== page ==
[rescue] Static IP! Now what?
jjhudak at gmail.com
Thu Apr 6 08:20:05 CDT 2017
> What else is a static IP good for?
Many ppl have already responded with good points. I just want to point out
a subtly of the overloaded term 'static IP address'...
Static means that the IP address of the device itself does not change. The
subtly is where it gets the assignment from.
In the 'bad old days' device IP addresses were manually assigned and
configured on the client device. The evolution of routers provided a
capability called 'reservation tables' in which the user specified in the
router configuration: the MAC and the associated desired LAN IP address.
This arrangement provided the outward appearance of a static IP address but
it was managed by DHCP. Depending on your computing environment, this
arrangement offers many of the advantages of manually assigned/managed
static IP addresses. There are some drawbacks, some of which are the
router becomes a single point of failure, increased 'boot time' of a large
network and access to the router to see the assignments.
The two types of IP address management approached can coexist on a network
but configuration and operation of the network can become a little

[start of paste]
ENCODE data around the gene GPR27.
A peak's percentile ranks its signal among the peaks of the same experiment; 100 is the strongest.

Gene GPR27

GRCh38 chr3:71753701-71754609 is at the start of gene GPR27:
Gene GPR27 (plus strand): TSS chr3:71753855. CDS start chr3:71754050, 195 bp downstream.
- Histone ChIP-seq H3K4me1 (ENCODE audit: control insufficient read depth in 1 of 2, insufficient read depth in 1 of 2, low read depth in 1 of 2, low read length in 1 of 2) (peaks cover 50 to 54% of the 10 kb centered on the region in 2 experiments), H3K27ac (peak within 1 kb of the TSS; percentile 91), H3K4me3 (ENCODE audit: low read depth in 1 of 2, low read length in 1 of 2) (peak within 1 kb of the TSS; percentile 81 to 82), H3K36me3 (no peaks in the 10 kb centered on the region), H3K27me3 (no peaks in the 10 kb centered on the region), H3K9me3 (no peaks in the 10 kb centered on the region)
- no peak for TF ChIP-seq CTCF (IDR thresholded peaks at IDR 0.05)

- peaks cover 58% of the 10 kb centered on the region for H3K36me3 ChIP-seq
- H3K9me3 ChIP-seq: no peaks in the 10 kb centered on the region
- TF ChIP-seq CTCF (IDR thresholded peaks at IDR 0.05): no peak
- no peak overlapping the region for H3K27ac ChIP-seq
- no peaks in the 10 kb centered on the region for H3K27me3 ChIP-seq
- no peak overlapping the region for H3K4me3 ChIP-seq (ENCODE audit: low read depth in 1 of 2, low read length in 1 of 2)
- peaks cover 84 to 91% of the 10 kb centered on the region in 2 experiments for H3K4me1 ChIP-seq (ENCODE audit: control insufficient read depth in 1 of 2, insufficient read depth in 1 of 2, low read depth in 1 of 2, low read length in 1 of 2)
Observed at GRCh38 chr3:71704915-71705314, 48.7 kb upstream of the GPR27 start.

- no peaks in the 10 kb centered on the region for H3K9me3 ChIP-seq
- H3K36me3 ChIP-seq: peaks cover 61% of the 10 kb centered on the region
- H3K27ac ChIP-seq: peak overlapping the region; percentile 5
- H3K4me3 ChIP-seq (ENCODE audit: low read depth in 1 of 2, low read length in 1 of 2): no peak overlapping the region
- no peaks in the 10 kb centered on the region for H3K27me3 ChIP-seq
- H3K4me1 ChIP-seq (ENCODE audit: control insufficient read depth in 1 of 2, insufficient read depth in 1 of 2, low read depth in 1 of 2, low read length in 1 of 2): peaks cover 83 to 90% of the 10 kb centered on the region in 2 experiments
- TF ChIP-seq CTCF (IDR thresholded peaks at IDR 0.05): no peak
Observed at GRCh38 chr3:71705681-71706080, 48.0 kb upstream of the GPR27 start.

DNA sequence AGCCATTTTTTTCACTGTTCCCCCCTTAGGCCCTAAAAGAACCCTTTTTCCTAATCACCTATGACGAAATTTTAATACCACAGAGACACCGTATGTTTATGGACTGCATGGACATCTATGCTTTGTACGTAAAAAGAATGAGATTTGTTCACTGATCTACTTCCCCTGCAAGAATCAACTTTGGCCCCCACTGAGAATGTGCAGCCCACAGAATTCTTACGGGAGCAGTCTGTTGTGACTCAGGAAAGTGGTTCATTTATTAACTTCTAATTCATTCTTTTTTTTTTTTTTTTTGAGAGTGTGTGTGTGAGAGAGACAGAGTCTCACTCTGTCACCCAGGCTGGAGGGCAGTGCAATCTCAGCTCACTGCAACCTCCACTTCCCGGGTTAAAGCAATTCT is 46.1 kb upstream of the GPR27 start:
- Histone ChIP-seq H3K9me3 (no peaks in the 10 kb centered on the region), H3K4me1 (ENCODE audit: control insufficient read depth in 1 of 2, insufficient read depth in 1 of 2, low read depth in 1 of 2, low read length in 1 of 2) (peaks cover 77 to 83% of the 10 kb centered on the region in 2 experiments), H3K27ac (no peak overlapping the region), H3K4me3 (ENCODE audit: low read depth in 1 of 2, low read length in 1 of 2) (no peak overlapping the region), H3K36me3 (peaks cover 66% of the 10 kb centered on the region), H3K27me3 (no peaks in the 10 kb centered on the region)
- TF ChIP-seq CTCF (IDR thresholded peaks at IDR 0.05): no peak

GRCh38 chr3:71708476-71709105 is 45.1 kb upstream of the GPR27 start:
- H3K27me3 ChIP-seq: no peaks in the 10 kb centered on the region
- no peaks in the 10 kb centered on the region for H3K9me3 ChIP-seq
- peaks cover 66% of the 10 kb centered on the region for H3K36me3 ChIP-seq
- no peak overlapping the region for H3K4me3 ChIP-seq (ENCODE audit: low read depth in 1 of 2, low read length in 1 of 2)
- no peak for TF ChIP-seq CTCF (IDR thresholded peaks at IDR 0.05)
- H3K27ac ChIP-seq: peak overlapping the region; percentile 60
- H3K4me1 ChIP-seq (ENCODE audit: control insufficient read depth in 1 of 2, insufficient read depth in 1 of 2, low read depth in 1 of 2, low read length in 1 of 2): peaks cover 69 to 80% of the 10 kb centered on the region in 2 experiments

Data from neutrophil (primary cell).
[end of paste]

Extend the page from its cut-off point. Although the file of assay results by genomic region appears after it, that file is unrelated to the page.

complicated...that's a topic of another much longer discussion.
On Wed, Apr 5, 2017 at 11:45 AM, Mouse <mouse at rodents-montreal.org> wrote:
> > [...]
> > What else is a static IP good for?
> Basically, anything a dynamic IP is good for, plus assorted things
> where you want to be reachable at a fixed IP. Mostly, in practice,
> this means you can run your own just-about-anything: DNS, mail, web,
> VPN, FTP, what-have-you. (I'm assuming there aren't still
> provider-imposed restrictions like "can't run servers" or "no outgoing
> TCP to port 25".)
> If you're stuck with only one IP, there are additional headaches, but
> you said you'd have a /29, so those shouldn't be issues. Depending on
> how much you care about such things, you might want to bug them about
> IPv6, too.
> > [...], and I'm curious about how well VOIP will work for our fax
> > line.
> Based on my tests, either really well (if it gets converted to T.38
> before getting to you) or really crappy (if it is still trying to use
> POTS fax codecs). The codecs originally used for fax were designed to
> deal with the sorts of errors POTS introduces. SIP introduces errors
> too, but they tend to be completely different errors (typically
> dropouts rather than corruption, roughly speaking), so different coding
> schemes are called for. POTS fax works fine provided you have
> absolutely zero data loss, but even a single missed data packet plays
> merry hell with designed-for-POTS fax codecs.
> ...that's assuming your VOI is SIP. If not, I'm not really competent
> to comment, except that similar remarks _probably_ apply.
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